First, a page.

From the Diary of British POW William Fisher

Fisher had written the text after liberation from notes he had made at the time on the back of photographs and odd scraps of paper

26 January 1945. God punish Germany….I have seen today the filthiest foulest and most cruel sight of my life….At 9 a.m. this morning a column straggled down the road towards Danzig – a column far beyond the words of which I am capable to describe. I was struck dumb with a miserable rage, a blind coldness which nearly resulted in my being shot…They came straggling through the bitter cold, about 300 of them, limping, dragging footsteps, slipping and falling, to rise and stagger under the blows of the guards – SS swine. Crying loudly for bread, screaming for food, 300 matted haired, filthy objects that had once been Jewesses! A rush into a nearby house for bread resulted in one being clubbed down with a rifle butt, but even as she fell in a desperate movement she shoved the bread she'd got into her blouse….

27 January 1945. temp 15 below. More Jewesses in similar condition to yesterday. Stan comes to me after dinner and tells me a Jewess has got away and he has her hiding in cows' crib. I suggest moving her to loft over camp. Plenty straw and the chimney from our fire will keep her warm. I arrange to take her to the camp. Wait till nearly dusk and go to Stan's farm. He hands over girl. I tell her to walk 5 paces near on other side of road and speak to no one. She is crippled, too frightened to understand me, grabs my arm. I am a bit windy as the Gerries [Germans] will stop us as it is definite "crime" for prisoner to speak or walk with women. ….Hot water, soap, towel, old clothes, stacks of food rushed up to her. One of the lads stays with horses (there are nine in the barn) and watches for civvies. Take all clothing off kid, give her paraffin for lice in her hair and bid her goodbye. She grabs my hand and kisses it, and tries to thank me. Calls me "Herr". I say roughly 'drop it, we are comrades, only doing what we can'. Had no chance for a good look at her, judge her to be 25 years of age.

28 January 1945. Everyone brings in food for our escapee. Hundred weigh peas, ducks, hens, best parts of a pig, bread by loaves. And believe me she ate 3 loaves today and 5 bowls of soup – somewhere around 22 libs of food. She's ill now – sick diarrhea. Suggest only milk for a few days.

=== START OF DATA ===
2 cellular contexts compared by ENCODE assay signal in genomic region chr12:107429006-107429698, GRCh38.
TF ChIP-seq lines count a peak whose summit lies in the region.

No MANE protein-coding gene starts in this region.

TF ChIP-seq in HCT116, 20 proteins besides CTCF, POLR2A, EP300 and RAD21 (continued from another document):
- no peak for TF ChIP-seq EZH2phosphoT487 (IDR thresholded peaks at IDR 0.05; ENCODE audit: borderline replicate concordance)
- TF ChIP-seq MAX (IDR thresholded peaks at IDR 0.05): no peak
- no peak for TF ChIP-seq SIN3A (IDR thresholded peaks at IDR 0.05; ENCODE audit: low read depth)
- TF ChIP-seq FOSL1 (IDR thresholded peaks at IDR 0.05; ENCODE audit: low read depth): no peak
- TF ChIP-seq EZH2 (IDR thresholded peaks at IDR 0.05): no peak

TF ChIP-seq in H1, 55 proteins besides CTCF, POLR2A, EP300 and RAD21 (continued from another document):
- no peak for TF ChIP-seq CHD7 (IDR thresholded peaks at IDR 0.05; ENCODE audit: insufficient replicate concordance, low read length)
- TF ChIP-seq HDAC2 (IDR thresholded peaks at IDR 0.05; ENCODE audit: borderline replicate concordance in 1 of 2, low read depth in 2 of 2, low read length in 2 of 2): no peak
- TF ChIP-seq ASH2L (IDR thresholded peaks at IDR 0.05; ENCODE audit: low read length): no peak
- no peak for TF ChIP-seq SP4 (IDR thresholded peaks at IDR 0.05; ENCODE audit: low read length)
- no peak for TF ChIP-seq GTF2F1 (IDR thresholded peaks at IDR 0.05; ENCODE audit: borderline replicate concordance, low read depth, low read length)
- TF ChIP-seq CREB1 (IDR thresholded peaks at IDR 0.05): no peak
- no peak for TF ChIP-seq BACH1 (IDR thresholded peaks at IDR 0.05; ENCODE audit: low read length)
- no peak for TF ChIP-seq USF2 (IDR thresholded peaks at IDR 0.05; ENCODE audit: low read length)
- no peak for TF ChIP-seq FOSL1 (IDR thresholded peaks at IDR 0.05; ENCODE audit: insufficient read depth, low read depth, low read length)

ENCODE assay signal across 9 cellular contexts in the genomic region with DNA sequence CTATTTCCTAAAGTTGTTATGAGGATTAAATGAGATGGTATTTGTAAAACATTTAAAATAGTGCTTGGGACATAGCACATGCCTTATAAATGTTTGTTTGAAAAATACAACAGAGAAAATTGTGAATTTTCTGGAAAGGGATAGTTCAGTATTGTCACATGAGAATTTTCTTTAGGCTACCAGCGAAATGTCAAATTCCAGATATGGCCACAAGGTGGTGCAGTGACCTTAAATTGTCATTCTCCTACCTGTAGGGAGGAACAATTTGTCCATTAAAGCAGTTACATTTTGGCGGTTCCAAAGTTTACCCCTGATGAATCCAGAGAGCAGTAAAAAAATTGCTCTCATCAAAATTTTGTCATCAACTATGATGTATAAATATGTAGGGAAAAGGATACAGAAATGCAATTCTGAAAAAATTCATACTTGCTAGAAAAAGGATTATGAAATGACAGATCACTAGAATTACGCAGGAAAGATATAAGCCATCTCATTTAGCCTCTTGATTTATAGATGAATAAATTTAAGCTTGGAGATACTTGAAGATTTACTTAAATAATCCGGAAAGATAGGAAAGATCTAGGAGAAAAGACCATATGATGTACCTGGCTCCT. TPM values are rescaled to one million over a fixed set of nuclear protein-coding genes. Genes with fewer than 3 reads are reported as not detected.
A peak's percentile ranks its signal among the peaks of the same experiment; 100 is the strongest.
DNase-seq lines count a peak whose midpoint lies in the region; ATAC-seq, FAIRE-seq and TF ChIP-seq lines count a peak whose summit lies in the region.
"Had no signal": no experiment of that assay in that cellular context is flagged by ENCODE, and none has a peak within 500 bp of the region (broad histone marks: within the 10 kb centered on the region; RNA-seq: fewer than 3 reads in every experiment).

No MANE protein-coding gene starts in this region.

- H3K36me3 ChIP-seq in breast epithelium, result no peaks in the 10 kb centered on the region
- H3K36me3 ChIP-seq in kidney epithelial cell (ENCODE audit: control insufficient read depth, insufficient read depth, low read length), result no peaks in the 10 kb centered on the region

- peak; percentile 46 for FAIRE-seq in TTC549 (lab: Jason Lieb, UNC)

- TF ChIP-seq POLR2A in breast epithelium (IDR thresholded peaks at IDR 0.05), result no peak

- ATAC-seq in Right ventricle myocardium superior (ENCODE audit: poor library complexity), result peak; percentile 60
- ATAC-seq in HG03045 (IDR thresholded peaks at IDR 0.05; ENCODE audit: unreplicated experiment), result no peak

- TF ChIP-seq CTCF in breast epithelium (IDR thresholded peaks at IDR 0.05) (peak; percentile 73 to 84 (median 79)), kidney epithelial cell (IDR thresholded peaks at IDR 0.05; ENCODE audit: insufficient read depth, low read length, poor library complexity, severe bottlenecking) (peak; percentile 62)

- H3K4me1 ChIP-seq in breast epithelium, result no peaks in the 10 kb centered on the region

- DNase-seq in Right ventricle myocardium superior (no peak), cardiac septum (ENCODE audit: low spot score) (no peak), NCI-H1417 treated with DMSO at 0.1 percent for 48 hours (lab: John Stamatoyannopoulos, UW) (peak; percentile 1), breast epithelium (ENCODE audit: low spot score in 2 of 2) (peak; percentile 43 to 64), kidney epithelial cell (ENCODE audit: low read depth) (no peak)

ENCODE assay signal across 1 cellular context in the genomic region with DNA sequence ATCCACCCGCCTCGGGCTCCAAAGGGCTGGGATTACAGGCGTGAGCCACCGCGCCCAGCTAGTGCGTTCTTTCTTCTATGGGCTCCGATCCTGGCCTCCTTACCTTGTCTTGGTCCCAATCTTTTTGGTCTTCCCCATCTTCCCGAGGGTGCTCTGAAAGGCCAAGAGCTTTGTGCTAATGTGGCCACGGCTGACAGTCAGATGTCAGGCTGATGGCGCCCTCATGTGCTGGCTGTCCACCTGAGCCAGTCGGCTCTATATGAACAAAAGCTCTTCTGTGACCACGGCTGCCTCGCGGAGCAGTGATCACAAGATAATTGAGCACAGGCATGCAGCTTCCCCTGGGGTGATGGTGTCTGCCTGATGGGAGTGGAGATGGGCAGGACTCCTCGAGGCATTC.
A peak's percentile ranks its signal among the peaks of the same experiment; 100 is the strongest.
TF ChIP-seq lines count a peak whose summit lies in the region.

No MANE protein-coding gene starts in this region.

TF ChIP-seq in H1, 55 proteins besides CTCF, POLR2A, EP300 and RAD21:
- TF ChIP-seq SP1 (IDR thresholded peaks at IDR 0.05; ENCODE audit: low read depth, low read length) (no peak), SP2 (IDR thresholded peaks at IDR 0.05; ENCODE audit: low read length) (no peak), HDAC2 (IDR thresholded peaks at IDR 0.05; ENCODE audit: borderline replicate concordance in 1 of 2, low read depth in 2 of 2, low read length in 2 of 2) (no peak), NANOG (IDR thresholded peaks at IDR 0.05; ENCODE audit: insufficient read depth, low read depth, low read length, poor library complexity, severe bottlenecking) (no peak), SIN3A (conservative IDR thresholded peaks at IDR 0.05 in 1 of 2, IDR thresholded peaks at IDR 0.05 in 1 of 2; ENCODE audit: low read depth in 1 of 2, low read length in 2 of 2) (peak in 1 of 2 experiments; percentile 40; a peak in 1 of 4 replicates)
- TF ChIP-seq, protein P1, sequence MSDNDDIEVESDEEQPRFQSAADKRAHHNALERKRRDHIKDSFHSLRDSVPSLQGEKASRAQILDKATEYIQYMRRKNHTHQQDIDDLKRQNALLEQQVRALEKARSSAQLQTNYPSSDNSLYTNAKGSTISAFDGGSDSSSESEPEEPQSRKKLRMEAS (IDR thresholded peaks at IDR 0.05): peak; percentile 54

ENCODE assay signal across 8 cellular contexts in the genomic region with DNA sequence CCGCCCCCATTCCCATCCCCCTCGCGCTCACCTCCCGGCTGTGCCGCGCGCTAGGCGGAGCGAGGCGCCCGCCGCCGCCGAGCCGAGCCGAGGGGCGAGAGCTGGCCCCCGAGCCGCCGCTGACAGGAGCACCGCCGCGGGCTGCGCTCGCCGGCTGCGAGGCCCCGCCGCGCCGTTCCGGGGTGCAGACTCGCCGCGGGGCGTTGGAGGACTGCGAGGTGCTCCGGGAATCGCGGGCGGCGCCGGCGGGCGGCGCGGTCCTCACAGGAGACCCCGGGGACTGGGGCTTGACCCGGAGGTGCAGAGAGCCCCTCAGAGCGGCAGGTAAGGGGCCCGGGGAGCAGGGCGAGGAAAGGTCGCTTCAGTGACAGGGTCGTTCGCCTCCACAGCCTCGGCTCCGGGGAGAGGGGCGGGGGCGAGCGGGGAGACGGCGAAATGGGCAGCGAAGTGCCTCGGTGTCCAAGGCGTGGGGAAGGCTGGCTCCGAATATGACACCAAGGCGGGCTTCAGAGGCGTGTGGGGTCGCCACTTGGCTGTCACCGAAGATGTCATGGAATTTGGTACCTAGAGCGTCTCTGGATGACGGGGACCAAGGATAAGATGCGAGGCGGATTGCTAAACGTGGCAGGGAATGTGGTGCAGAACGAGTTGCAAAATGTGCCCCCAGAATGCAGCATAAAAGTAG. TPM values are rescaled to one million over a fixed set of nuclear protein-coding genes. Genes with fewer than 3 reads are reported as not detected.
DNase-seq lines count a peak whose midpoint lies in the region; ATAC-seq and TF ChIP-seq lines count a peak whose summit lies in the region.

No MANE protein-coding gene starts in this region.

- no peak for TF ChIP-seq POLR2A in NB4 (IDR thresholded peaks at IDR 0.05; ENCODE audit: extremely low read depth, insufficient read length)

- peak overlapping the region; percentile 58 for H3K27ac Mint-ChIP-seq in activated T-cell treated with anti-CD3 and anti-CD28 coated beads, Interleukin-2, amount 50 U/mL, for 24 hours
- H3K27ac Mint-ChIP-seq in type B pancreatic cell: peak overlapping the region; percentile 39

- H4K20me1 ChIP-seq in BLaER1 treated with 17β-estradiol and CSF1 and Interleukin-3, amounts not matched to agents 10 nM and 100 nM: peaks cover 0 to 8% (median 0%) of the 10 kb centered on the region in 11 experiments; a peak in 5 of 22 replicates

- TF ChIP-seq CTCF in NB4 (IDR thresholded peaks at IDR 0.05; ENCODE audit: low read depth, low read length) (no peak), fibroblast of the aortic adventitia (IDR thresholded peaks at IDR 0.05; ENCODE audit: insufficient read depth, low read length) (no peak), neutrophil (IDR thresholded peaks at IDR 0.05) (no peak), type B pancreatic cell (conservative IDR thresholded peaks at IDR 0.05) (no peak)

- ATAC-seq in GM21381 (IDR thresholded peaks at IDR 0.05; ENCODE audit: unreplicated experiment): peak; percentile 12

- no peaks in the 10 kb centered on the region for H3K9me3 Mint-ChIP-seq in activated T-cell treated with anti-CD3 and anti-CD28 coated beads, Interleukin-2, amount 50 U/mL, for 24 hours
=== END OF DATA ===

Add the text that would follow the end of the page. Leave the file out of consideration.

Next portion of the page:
29 January 1945…She is sixteen years of age. Comes from Lithuania. Been in various concentration camps – last being Stutthof….Been on the march for days. Told us: we were about 400 Jewesses. We were marched from Stutthof, where most of our clothes were taken from us. We had one blanket between my mother, my sister and I. Our food was three potatoes a day – and at night we were put in barns and huddled together for warmth. Many have died on the way, many have been murdered by clubbing or being shot….We have been on the move from Lithuania since last July. Today I could go no further. I said 'Mother, I am going to run away'. My mother said: 'Childe, if you must, then do so. God watch over you.'…I know God helped me, for shortly after Stan came to me and said to me: 'Don't move. I am English, don't be afraid'. English – I knew I was saved….We had a good look at her. Her eyes are large as is usual with starvation, sunken cheeks, no breasts, Hair has not been cut, body badly marked with sores caused by scratching lice bites. Head still a bit matted and lice still obviously in. I got my forefinger and thumb round the upper part of her arm easily. About 5'7" in height. Sonia is her name. Feet blue and raw with frostbite, the right heel is eaten away by frost and constant rubbing of badly fitting clog.

We have stolen clothing and a pair of shoes off the refugee wagons to replace her which is marked with the Jewish star in red dye. She sat till twelve making a new hat from material and sewing and talking. She will keep harping on her mother and sister and the concentration camp, but we forbid to mention them. She says I is very lonely and the time passes so slowly in the daytime. We arrange for fellows to pop in and out during the day…